A new “holistic” approach to medical underwriting at the individual life division with Hartford Life, will make it possible for as many as 25 percent of applicants to be considered for lower life insurance rates, according to Robert Pokorski, M.D., chief medical strategist in the insurer’s Woodbury, Minn., location.
Pokorski compares it to using a “fine scalpel” to get a better read on how medical conditions will actually affect the health of a candidate for insurance.
The refined debit/credit system tallies medical risks but then adds back factors that might diminish those risks, producing a lower tally. For instance, he notes that there can be a 30-50 percent difference in people of the same characteristics who exercise and those who don’t. Those who exercise witness increased cardio strength and a decrease of muscle loss, Pokorski says. And, he distinguishes between chronological age and artery age, noting that “one is only as old as one’s arteries.”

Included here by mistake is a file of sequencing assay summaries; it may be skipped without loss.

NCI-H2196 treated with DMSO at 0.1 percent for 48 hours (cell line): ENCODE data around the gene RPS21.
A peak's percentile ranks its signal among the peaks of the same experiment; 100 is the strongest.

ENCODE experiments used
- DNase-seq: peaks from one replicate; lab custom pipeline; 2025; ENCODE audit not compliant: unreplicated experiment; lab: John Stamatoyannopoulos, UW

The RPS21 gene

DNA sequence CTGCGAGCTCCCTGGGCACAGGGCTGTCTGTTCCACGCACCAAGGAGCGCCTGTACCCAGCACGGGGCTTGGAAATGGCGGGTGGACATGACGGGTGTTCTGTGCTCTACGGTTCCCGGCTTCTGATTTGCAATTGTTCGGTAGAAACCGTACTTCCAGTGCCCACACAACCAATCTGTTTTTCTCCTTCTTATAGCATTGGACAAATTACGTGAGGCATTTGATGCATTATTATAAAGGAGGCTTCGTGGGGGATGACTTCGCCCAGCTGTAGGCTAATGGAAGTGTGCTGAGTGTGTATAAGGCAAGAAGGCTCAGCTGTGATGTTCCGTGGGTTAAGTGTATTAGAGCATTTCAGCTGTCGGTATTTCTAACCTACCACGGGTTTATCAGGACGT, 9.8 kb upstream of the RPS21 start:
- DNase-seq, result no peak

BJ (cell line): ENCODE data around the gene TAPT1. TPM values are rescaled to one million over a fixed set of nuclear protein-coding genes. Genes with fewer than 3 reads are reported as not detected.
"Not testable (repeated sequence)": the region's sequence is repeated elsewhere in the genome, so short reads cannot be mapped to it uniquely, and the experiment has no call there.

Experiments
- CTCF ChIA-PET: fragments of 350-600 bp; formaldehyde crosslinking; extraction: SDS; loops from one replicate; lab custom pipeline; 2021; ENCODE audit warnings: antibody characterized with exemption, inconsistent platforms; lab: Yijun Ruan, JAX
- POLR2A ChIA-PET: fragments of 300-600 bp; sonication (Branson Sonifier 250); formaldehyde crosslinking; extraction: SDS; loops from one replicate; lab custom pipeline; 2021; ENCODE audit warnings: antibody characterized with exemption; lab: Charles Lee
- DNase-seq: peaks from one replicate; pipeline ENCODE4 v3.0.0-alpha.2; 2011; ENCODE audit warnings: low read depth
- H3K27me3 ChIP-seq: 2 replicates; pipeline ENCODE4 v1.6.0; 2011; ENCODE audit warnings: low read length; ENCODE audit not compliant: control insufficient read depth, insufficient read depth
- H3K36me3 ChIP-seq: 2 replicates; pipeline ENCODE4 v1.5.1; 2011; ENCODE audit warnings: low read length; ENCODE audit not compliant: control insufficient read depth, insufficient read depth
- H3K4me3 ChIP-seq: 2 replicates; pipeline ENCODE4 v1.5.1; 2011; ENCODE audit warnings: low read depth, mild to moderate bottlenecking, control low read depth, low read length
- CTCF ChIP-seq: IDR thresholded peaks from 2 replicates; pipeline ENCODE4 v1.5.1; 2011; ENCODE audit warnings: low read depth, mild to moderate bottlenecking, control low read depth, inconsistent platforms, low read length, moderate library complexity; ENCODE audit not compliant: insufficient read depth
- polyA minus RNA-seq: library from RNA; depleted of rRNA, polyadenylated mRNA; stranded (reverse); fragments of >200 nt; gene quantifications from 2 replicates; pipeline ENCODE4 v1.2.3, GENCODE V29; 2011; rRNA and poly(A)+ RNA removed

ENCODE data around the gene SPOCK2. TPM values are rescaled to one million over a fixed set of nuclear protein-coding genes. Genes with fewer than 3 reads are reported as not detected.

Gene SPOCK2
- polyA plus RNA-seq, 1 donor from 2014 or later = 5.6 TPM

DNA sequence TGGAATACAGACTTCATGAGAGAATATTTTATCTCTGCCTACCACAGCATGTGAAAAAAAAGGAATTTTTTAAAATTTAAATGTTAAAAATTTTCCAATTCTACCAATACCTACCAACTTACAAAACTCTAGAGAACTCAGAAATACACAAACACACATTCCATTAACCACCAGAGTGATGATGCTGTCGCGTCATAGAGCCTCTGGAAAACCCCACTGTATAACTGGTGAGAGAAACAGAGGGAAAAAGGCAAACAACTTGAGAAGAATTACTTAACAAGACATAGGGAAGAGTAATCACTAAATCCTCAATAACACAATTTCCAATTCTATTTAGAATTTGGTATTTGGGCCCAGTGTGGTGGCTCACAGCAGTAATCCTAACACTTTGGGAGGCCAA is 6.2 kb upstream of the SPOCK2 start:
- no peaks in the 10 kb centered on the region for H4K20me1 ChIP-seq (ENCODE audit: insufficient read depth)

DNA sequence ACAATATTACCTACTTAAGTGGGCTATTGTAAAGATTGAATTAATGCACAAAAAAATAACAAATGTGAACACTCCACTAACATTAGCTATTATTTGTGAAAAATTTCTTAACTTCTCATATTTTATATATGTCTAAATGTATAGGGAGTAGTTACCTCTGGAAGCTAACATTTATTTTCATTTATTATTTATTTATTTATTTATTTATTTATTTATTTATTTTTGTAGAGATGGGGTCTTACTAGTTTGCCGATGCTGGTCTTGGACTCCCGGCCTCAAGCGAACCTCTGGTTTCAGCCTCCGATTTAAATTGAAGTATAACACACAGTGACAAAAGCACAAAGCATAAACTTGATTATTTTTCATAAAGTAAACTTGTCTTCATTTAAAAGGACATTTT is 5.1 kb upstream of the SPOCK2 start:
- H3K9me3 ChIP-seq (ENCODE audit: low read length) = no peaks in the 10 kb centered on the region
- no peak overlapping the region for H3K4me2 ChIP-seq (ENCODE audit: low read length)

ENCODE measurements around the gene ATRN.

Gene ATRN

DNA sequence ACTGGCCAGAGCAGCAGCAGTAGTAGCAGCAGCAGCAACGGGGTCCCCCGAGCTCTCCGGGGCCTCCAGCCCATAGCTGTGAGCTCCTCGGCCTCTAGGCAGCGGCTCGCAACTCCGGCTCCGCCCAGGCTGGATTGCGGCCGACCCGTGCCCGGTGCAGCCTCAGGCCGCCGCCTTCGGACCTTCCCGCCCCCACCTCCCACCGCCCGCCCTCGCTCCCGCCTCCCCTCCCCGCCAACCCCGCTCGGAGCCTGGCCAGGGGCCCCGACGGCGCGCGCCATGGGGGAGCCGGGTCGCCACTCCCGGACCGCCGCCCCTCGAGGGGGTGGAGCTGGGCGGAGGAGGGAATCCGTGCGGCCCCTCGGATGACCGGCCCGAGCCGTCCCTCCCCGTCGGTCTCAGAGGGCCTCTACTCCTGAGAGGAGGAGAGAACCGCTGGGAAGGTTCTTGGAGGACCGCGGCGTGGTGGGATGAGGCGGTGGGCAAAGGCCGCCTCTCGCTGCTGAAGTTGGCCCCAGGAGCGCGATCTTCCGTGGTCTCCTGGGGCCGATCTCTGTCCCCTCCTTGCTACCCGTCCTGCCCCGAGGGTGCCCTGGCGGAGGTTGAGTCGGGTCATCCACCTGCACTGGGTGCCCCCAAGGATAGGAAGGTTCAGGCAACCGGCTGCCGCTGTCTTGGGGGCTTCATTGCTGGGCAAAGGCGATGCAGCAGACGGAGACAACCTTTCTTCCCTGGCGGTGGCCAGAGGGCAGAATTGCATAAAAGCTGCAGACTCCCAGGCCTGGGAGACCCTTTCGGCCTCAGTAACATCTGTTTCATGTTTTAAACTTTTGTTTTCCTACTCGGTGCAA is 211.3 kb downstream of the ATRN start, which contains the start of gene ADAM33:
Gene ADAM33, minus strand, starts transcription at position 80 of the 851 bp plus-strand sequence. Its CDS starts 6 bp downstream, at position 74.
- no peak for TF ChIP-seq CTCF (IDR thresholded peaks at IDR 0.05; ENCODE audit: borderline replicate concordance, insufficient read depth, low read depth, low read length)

But, he also says that as a person ages, the predictive ability changes as well and age becomes the overwhelming risk. For instance, he says that the blood pressure of younger applicants is more predictive than at older ages where any number of factors may contribute to high blood pressure. Another example Pokorski offers is called the “obesity paradox.” The paradox is that as one reaches 65 and beyond obesity is less of a health factor than for the pre-65 individual.